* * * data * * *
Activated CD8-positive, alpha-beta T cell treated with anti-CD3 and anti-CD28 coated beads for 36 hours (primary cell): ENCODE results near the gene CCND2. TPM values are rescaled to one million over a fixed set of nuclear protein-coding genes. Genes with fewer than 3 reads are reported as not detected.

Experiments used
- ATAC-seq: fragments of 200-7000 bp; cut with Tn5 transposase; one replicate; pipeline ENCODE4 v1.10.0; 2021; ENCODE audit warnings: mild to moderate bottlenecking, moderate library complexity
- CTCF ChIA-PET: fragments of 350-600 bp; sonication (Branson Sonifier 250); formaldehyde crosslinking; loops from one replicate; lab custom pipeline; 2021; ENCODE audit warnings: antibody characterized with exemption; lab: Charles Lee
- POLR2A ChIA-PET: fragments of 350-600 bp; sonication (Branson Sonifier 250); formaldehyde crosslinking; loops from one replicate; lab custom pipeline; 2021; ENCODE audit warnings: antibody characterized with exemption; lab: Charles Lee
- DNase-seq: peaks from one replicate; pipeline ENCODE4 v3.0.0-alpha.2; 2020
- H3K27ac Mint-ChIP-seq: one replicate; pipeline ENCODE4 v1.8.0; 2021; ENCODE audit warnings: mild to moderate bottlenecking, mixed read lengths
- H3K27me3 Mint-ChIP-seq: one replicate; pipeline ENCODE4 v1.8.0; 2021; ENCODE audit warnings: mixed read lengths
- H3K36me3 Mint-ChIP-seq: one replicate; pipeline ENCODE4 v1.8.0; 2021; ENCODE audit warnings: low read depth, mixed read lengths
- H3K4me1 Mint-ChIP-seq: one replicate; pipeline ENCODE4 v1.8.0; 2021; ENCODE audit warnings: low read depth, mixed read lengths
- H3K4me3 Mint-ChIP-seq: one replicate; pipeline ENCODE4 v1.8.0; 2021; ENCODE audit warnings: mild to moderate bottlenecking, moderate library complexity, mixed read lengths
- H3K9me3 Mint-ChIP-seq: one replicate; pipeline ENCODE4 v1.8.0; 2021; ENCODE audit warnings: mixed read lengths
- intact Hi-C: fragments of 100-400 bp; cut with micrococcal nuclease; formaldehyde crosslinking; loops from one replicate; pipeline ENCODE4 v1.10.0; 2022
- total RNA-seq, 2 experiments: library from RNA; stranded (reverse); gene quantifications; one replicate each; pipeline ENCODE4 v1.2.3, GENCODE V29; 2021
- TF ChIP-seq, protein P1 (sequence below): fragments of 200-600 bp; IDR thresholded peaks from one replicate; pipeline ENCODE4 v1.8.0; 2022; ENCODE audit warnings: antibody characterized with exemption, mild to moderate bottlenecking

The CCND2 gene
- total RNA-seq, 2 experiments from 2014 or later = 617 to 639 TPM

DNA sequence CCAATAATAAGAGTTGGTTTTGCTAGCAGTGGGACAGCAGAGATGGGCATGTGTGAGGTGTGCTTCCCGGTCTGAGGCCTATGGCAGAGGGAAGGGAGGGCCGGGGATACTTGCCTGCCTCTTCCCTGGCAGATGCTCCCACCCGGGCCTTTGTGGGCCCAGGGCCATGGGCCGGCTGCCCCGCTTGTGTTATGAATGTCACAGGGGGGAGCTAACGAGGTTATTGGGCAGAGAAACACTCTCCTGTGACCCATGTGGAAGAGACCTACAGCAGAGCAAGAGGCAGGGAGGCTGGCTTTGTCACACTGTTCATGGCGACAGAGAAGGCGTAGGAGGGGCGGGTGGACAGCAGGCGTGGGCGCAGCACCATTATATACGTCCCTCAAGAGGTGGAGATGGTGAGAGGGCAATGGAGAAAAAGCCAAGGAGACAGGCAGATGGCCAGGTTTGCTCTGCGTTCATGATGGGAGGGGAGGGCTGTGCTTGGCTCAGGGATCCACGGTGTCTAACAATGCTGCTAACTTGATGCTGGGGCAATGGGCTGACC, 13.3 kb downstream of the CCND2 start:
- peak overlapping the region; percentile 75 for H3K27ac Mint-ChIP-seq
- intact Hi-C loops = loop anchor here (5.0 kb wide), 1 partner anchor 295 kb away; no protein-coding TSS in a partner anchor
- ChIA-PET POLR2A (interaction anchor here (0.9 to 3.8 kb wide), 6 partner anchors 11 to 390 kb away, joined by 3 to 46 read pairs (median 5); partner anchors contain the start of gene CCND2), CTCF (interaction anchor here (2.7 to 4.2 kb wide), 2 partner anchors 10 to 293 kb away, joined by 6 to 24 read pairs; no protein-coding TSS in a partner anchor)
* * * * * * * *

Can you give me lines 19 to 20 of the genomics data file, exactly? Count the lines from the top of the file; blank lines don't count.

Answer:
- peak overlapping the region; percentile 75 for H3K27ac Mint-ChIP-seq
- intact Hi-C loops = loop anchor here (5.0 kb wide), 1 partner anchor 295 kb away; no protein-coding TSS in a partner anchor